Interview with the founders of the Vidyodaya School for Adivasi children

The Vidyodaya School

Tucked away in the Blue Mountains, close to Ooty, the tourist destination of Tamil Nadu in southern India, is the small sleepy town of Gudalur, the home town of Rama and B. Ramdas. Gudalur is a land of tea, coffee and pepper. The region is home to the Betta Kurumba, Mullu Kurumba, Paniya, Irula, Katu Nayakan tribal communities who have their roots in the forest belts bordering Karnataka and Tamil Nadu. It is in Gudalur that Rama and Ramdas have set up a very distinct and unusual learning centre for the tribal children of the area the Vidyodaya School. […]

Besides tribal children, the school also caters to the education of children with learning disabilities. The medium of instruction initially was English, but the school switched to Tamil. Surprisingly, the children have no difficulty whatsoever in dealing with this. […]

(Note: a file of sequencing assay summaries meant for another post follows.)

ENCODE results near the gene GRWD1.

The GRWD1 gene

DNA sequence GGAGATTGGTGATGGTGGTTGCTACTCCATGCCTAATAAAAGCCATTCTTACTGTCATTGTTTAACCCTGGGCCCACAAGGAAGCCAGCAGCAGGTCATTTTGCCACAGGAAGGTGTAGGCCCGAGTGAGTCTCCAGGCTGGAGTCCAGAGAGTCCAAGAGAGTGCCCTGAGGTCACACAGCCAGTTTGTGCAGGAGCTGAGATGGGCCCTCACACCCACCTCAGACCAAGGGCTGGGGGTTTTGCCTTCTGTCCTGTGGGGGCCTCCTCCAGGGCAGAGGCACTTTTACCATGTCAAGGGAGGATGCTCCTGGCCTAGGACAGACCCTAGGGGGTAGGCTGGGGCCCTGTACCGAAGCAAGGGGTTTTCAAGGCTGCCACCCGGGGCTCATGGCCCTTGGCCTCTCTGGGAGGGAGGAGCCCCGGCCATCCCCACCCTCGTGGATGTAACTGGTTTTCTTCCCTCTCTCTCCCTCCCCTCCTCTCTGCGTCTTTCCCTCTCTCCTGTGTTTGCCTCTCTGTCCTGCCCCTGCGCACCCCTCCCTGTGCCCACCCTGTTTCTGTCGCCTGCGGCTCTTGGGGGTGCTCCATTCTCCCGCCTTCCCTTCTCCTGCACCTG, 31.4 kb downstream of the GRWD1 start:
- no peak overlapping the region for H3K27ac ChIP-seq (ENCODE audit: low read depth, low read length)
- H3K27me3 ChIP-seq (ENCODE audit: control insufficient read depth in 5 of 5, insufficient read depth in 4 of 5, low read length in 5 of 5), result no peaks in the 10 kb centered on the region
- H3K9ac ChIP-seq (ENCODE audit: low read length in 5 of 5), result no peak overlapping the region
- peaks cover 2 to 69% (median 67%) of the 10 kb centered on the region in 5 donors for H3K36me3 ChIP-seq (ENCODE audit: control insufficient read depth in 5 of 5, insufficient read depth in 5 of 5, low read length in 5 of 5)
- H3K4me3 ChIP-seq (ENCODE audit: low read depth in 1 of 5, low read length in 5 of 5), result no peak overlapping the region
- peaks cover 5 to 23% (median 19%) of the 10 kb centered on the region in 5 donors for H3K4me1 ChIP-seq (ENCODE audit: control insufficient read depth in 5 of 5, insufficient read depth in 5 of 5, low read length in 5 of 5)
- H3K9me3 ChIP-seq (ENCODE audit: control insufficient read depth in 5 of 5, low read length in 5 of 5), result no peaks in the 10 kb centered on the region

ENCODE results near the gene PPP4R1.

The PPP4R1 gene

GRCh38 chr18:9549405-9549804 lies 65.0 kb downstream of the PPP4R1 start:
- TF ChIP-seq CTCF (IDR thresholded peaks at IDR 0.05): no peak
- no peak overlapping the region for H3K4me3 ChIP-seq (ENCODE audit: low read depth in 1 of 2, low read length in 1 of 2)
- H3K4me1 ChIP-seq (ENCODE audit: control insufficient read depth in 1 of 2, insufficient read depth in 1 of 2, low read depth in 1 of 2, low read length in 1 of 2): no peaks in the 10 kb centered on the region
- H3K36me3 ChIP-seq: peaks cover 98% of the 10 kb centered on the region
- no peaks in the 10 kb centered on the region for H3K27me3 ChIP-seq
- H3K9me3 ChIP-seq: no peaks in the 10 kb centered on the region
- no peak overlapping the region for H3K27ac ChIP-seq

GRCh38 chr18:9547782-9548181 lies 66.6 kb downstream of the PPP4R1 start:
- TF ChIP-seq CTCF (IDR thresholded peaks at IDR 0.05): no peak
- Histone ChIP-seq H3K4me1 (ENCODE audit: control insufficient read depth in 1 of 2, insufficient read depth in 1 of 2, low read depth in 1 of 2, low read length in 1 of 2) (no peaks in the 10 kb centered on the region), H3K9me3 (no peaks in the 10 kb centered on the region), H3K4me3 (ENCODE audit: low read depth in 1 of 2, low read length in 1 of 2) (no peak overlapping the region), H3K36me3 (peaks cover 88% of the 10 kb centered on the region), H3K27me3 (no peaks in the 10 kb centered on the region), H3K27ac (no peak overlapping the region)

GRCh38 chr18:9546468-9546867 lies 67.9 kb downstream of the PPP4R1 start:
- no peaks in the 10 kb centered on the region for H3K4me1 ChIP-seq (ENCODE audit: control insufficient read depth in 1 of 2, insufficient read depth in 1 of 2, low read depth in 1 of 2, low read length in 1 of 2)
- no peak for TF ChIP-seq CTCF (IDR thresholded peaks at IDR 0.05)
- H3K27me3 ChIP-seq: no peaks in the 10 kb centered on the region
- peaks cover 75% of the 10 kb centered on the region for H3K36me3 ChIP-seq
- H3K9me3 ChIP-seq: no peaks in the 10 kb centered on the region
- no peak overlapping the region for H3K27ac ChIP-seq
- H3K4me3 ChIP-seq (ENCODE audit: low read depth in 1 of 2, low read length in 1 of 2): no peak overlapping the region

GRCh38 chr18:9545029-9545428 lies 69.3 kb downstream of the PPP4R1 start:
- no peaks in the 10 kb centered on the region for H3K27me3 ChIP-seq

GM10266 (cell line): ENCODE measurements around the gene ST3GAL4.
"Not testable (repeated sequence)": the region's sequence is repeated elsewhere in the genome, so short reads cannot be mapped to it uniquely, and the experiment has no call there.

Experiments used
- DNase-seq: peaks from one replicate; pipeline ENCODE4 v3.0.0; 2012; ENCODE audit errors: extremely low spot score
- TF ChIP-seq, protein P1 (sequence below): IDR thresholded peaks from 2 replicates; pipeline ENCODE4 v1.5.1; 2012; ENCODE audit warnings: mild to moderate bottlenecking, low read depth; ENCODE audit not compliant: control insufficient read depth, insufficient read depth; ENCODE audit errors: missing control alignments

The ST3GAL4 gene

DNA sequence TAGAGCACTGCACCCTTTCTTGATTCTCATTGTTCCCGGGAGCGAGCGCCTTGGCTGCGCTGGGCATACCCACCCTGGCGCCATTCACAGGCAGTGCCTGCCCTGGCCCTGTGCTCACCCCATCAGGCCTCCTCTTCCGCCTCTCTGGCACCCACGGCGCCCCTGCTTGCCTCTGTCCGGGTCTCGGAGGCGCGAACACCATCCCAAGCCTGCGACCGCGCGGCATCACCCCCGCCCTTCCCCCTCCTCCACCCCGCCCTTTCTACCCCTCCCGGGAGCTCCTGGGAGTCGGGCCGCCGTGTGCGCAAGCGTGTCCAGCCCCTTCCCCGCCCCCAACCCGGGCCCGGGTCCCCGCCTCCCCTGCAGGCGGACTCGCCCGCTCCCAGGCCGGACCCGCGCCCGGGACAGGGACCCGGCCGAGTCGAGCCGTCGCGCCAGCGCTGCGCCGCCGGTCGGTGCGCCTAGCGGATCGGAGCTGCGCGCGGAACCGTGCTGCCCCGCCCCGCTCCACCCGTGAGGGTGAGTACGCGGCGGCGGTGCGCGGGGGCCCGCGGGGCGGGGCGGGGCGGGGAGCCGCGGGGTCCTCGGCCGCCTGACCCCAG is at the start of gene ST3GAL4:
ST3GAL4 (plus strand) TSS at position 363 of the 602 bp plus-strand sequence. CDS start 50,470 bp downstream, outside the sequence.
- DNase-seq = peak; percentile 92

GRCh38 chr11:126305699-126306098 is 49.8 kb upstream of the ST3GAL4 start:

Nyla: Isn’t teaching in English, a foreign language, to tribal children, inappropriate?

Rama: As far as tribals are concerned, any language other than their mother tongue is a foreign language, but since they use Tamil, the regional language, to communicate with non-tribals, teaching in Tamil would have been a better option. In fact, our initial plan was to have Tamil as the medium of instruction. But at the time the Government regulations did not permit it. Now the rules have changed and the school is being converted to Tamil medium (to the disappointment of some parents). We have made the switch this year, starting with kindergarten.